In documents filed with the SEC, the Board of Directors at Emmis Communications has explained its decision to endorse the bid by CEO Jeff Smulyan to take the company private. It also dismisses any notion of putting the company up for auction.
Although the letter of intent from Alden Global Capital, which has teamed with Smulyan for the buyout, specifically called for the board to make no recommendation under a special provision of Indiana business law, the board did refer the offer to a special committee of independent directors – which gave its blessing to the bid to buy out public shareholders for $2.40 per share.
“The Committee of Disinterested Directors has unanimously determined that the Merger Agreement, including the Offer and the Merger, are advisable and fair to and in the best interests of Emmis and the holders of Shares other than the Shares beneficially owned by the members of the Purchaser Group, the Rolling Shareholders and Alden and recommended that the board of directors of Emmis approve and adopt the Merger Agreement and recommend that the Unaffiliated Shareholders accept the Offer, tender their Shares in the Offer and approve the Merger and the Merger Agreement. The Board, acting on the Committee Recommendation determined that the Merger Agreement, the Merger and the Offer were fair and in the best interests of the Unaffiliated Shareholders and recommended that the Unaffiliated Shareholders accept the Offer, tender their Shares in the Offer and approve the Merger and the Merger Agreement,” Emmis said in an SEC filing.
“Did the board of directors and the Committee consider alternatives to the Transactions?” is a question asked and answered in the Q&A section of proxy materials to be sent out to shareholders.
“The Committee took into account that Mr. Smulyan and his affiliates owned, as of May 25, 2010, shares of Common Stock representing approximately 60.0% of the total voting power of Common Stock, and that Mr. Smulyan has publicly stated that he is not interested in selling his shares of Emmis. Accordingly, the Committee concluded that an acquisition of Emmis by a third party was not a feasible alternative, nor is the Committee aware of any other party making a proposal to buy Emmis or any significant minority stock ownership position since Mr. Smulyan made its initial proposal to acquire Emmis in 2006,” the committee of independent directors stated in the proxy materials. “The board of directors of Emmis considered the same factors and came to the same conclusion,” it added.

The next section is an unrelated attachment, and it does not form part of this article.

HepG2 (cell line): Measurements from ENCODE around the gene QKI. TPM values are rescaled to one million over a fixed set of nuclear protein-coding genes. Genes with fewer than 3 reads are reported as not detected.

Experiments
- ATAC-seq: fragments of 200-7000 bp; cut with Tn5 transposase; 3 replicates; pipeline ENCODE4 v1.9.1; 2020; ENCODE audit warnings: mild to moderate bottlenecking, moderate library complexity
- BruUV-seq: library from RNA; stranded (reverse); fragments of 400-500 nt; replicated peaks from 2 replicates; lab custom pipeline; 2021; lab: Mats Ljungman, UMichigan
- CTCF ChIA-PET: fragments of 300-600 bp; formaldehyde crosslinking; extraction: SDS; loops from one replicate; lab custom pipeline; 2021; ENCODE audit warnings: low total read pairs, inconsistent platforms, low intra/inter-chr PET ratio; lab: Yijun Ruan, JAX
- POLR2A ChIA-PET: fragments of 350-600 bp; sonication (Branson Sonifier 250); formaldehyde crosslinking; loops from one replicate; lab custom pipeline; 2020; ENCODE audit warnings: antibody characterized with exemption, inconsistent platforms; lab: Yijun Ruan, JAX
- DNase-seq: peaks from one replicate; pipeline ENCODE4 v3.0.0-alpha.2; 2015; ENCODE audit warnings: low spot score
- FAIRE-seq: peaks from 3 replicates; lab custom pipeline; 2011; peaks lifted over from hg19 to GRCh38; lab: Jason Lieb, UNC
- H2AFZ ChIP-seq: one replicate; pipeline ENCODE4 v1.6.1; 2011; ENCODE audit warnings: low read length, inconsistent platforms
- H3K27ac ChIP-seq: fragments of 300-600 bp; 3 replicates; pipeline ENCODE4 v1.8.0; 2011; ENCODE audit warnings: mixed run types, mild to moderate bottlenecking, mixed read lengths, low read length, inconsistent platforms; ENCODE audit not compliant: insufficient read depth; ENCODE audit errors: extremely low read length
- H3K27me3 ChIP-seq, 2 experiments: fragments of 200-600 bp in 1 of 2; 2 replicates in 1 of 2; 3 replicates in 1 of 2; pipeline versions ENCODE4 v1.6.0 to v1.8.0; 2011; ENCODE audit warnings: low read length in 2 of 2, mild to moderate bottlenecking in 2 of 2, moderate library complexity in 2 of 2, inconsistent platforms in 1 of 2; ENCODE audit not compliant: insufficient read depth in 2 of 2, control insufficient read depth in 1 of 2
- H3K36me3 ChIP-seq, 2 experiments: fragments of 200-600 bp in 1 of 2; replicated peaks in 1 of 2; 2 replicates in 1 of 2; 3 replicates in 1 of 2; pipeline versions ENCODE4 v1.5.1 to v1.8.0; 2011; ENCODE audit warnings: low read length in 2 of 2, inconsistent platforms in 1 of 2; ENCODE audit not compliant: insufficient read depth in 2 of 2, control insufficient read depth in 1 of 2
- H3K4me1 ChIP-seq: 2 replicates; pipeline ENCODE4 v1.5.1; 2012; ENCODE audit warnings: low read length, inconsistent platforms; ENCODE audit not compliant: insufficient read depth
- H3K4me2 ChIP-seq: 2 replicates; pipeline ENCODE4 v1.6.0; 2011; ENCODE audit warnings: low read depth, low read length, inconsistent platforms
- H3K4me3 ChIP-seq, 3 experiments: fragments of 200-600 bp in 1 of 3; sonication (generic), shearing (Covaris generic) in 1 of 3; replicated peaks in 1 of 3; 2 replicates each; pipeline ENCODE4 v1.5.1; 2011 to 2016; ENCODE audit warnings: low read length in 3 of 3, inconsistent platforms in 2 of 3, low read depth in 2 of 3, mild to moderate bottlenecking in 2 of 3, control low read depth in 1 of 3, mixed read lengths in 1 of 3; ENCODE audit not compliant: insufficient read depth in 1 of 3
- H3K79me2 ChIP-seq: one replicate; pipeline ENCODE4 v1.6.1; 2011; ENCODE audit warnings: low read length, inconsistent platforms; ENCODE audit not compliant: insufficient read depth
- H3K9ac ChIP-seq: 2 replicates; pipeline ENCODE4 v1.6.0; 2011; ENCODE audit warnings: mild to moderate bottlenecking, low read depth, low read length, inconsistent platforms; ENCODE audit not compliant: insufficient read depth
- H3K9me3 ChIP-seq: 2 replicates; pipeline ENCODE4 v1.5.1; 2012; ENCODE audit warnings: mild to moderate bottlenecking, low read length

Emmis has not yet set a date for a special shareholders meeting in which holders of the company’s common stock and its preferred shares are to vote on proposed amendments to the terms of the preferred stock which are required for the going private transaction to go through.
As previously reported, the tender offers for the cash buyout of the Class A common shares and the swap of preferred shares for new notes should begin this week and wrap up at the beginning of July.
RBR-TVBR observation: This is a bit complicated, so shareholders need to understand that the special meeting and the tender offers are separate events, albeit related ones. Voting in the special meeting will not tender your shares for the cash payment (or new notes if you happen to own the preferred shares). If you want to accept the $2.40 in cash for your Emmis Class A shares you have to tender them for acceptance under the terms of the tender, so call your broker or the investor relations department at Emmis if you need information on how to do that.